Consider a stream/file with one integer per line. For example:


Your code should output the sum of these numbers, that is 227.

The input format is strictly one integer per line. You cannot, for example, assume the input is on one line as an array of integers.

You can take input either from STDIN, in form of a filename, or a file with a name of your choice; you can choose which one. No other ways of getting input are allowed.

The input will contain at least one integer. You can assume all integers are non-negative and that their total sum is less than 232.

  • 2
    \$\begingroup\$ Is there a trailing newline? Is that newline optional? \$\endgroup\$ – Please stop being evil Mar 24 '17 at 6:50
  • 9
    \$\begingroup\$ Hi! I downvoted this challenge because it goes against our community standards for acceptable input/output formats by having a restrictive input format. \$\endgroup\$ – AdmBorkBork Mar 24 '17 at 15:34
  • 1
    \$\begingroup\$ @AdmBorkBork and I discussed this at length in the chat room. We have agreed to disagree :) \$\endgroup\$ – user9206 Mar 24 '17 at 17:09
  • 23
    \$\begingroup\$ As the author of the things-to-avoid of cumbersome I/O and arbitrarily overriding defaults, I want to defend this challenge on those grounds. Here, the processing input is the meat of the challenge, not extra work that distracts from the main challenge. It's not "add numbers" with weird I/O requirements, it's "do this I/O" with adding as a step. Overruling the standard I/O is necessary for answers not to shortcut across the main task. \$\endgroup\$ – xnor Mar 24 '17 at 18:58
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    \$\begingroup\$ Why can't function input be used? \$\endgroup\$ – CalculatorFeline Apr 9 '17 at 21:02

76 Answers 76

1 2

Lua, 59 bytes 57 bytes

New code: 57 bytes

i,s=0,0;repeat i,s=i+s,io.read("*l")until not s print(i)

We initialize i and s to 0. For each iteration, we add s to i and load in a new s from stdin. Lua has implicit string -> number coercions when doing numeric operations on a string.

Old code: 59 bytes

i=0;io.read("*a"):gsub(".-\n",function(g)i=i+g end)print(i)

Takes entire stdin and turns it into a string, gsubs over the entire string to extract lines, uses implicit number conversion and adds the lines to i, then prints i.


Carrot, 6 bytes


Note the trailing space after the +.


#   //Set the stack to the entire input
^   //Convert to operations mode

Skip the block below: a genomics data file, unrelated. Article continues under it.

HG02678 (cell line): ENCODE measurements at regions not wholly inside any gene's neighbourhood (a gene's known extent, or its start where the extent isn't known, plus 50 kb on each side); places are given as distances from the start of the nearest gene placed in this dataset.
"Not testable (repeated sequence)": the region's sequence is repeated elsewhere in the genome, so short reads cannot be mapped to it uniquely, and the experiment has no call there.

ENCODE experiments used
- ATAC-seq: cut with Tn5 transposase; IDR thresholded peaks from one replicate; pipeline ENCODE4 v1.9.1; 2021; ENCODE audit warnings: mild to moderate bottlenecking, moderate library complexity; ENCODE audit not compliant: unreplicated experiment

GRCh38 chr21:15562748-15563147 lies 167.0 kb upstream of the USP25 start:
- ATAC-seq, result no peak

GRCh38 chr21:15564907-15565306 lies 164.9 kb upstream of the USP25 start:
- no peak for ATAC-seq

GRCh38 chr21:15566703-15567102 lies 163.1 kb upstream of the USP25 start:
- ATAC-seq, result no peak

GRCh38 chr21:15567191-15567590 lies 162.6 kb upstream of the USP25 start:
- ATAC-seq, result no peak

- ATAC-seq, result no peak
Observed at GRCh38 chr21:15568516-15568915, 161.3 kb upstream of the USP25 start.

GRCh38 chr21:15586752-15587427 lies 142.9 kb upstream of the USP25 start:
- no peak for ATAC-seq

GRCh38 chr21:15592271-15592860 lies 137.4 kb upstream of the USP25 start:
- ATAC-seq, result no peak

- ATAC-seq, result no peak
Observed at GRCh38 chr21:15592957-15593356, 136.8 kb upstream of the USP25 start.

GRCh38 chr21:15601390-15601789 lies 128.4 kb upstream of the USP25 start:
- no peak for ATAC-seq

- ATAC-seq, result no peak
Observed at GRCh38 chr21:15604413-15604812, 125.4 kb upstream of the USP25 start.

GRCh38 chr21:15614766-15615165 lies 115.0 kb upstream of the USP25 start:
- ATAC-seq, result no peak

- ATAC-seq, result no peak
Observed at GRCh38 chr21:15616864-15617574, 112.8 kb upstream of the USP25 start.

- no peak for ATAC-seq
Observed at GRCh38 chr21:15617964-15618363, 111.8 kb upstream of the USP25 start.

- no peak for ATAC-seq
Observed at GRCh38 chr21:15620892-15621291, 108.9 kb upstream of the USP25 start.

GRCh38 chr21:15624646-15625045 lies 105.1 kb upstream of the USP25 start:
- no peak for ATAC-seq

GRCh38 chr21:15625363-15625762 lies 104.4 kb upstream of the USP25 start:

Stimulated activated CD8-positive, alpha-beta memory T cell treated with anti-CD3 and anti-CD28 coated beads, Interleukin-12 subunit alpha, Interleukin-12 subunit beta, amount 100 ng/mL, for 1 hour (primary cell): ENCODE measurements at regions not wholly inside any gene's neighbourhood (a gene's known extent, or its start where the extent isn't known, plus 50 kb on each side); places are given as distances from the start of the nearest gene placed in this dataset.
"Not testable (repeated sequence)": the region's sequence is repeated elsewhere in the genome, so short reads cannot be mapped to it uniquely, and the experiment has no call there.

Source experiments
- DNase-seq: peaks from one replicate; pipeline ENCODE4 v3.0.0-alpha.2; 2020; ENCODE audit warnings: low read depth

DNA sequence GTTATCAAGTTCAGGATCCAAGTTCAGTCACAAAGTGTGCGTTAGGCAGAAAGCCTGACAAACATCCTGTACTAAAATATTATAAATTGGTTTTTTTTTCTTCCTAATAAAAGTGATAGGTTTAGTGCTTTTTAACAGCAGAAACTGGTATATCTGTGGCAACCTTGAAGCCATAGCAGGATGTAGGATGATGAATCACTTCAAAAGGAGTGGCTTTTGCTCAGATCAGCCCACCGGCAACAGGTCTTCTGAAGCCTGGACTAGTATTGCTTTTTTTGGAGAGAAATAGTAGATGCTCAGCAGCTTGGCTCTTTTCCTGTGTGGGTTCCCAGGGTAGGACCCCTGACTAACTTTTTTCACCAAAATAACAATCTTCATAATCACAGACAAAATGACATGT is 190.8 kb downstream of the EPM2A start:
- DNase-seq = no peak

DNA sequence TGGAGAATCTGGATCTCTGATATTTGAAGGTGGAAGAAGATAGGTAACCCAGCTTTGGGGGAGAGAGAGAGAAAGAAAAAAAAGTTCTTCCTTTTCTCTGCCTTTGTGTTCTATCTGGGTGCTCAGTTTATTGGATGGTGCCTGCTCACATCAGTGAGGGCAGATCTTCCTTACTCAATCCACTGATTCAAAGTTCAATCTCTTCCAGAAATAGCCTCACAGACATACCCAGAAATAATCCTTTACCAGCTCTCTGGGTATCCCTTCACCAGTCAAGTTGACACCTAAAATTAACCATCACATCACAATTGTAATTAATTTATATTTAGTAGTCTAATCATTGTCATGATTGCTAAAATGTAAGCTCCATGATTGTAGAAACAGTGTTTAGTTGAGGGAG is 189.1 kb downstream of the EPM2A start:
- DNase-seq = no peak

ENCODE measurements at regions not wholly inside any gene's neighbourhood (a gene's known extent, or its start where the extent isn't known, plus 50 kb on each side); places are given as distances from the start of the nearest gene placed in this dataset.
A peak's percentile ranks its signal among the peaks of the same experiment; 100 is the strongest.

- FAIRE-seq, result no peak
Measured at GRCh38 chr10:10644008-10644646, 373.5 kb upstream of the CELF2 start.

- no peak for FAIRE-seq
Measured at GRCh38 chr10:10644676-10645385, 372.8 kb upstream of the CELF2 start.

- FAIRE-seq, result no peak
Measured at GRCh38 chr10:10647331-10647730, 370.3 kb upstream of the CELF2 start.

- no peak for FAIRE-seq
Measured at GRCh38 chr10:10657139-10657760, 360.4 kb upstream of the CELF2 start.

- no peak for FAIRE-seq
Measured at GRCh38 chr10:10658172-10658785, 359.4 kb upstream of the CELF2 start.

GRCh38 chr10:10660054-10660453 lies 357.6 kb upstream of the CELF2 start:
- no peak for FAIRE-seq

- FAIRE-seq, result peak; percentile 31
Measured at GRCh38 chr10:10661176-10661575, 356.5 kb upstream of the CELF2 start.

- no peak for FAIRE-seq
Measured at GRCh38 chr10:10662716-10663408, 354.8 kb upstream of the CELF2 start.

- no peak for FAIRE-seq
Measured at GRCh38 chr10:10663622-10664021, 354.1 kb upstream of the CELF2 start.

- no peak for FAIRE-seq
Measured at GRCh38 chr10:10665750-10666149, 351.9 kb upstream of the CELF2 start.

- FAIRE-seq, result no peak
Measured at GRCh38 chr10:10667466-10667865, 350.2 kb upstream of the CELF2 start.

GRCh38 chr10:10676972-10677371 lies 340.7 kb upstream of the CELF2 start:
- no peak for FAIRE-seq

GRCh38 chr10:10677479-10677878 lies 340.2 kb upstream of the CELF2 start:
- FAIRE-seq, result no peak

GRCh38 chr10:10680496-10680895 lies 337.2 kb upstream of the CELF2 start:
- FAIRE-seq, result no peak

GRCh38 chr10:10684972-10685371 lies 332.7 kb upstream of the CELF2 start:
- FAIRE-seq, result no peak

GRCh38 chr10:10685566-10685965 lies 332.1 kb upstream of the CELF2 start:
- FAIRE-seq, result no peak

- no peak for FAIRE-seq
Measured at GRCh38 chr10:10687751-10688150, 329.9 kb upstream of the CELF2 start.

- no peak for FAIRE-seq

A\n //Split the stack into an array on a new line
+   //Add all the arguments of the array together
    //Implicitly output the result
  • \$\begingroup\$ This is one of the reasons I am doing the rewrite of Carrot. With the new lexer, the space after + would not be needed as it will be understood that + takes no arguments. \$\endgroup\$ – user41805 Jul 19 '17 at 13:16
  • \$\begingroup\$ @Cowsquack Ah nice that'll be good. \$\endgroup\$ – TheLethalCoder Jul 19 '17 at 13:17

Ly, 2 bytes


Try it online!

A Ly builtin that would beat the accepted answer if it wasn't a 2-byte builtin...


Triangular, 15 bytes


Try it online!

Formats into this triangle:

   \ $
  ] U ]
 P . % p
/ + U ( <


The IP starts from the top of the triangle, moving Southeast. So the first code that is executed is this:


That simply reads integers as input until there is no more input.

This is how the interpreter sees the next part:

  • p pops the EOF from the stack.
  • ( opens a loop (to add the inputted integers).
  • U pulls the "memory" (register) value onto the stack if it is not zero.
  • + adds the top two stack values together, pops them, and pushes the result.
  • P pops the top of stack into memory. Now, if we've added all inputted integers together, nothing will be on the stack.
  • ] ends the loop if the top of the stack is falsy (or the stack is empty).
  • U pulls the memory value onto the stack.
  • % prints it.
  • Another loop is created at the end of the code, but that doesn't do anything as the IP runs off the playing field and terminates.

q/kdb+, 14 bytes




q)system "cat f" / check contents of file f


Read in the file called f, cast to longs, sum up:

sum"J"$read0`:f / ungolfed solution
            `:f / our input file f
       read0    / read in a file, break on newlines
   "J"$         / parse strings to longs
sum             / sum it up


The solution in K4 is 10 bytes. Eequivalent to sum value each read0 `:f in Q:


Wumpus, 11 8 bytes


Try it online!


As long as there are numbers left to read, the program loops through the first line:

I   Read a decimal integer from STDIN.
+   Add it to the top of the stack. Initially, the stack is empty, which adds
    the first number to an implicit zero.
0   Push 0.
i   Read the next byte. If there are numbers left, this will be a 10 (for the
    separating linefeed). Otherwise, we're at EOF and this gives -1.
.   Jump to (0, x), where x is the byte we just read, modulo 2 (because the
    program is 2 rows tall). So for a linefeed, this jumps to the beginning
    of the first line, and at EOF this jumps to the beginning of the second

Once we run out of numbers to add, control flow goes to the second line:

O   Print the sum as a decimal integer.
@   Terminate the program.

Flobnar, 16 12 bytes

-4 bytes thanks to @JoKing


Try it online! Requires the -d flag.

As a bonus, this works if no numbers are passed, and supports pretty much any separator other than digits and -.